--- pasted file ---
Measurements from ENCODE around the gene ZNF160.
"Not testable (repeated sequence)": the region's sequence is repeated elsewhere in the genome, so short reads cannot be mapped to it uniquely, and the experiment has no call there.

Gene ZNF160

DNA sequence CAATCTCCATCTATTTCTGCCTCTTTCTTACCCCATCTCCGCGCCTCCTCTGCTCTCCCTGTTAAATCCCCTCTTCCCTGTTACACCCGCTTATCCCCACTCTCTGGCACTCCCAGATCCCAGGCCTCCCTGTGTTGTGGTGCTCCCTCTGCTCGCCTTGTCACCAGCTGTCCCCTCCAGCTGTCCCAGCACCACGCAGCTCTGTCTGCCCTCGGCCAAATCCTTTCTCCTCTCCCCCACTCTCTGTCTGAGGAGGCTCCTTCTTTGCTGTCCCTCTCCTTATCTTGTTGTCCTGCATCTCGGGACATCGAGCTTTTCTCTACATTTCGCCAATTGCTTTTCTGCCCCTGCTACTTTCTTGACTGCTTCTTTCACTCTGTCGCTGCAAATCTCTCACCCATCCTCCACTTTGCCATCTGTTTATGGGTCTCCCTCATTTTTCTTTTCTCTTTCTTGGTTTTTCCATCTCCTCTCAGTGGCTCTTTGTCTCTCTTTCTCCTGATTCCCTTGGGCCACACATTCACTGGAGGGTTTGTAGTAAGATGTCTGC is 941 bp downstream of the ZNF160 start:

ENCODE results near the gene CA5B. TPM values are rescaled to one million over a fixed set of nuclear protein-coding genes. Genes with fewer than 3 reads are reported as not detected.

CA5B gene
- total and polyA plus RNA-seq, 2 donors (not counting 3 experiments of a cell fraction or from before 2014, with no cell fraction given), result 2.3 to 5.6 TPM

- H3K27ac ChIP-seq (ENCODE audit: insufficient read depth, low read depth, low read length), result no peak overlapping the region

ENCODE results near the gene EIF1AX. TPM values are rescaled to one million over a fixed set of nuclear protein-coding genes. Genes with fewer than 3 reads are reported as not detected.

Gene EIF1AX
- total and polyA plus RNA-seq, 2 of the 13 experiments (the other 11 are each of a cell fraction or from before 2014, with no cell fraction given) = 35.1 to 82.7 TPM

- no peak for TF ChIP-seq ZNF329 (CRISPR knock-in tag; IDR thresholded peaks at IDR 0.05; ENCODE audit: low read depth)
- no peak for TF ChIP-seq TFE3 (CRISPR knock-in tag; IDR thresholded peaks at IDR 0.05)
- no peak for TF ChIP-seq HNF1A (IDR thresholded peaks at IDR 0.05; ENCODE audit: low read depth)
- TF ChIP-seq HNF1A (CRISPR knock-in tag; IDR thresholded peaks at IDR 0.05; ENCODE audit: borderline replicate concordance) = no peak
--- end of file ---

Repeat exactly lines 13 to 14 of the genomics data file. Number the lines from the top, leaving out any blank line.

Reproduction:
- no peak for TF ChIP-seq TFE3 (CRISPR knock-in tag; IDR thresholded peaks at IDR 0.05)
- no peak for TF ChIP-seq HNF1A (IDR thresholded peaks at IDR 0.05; ENCODE audit: low read depth)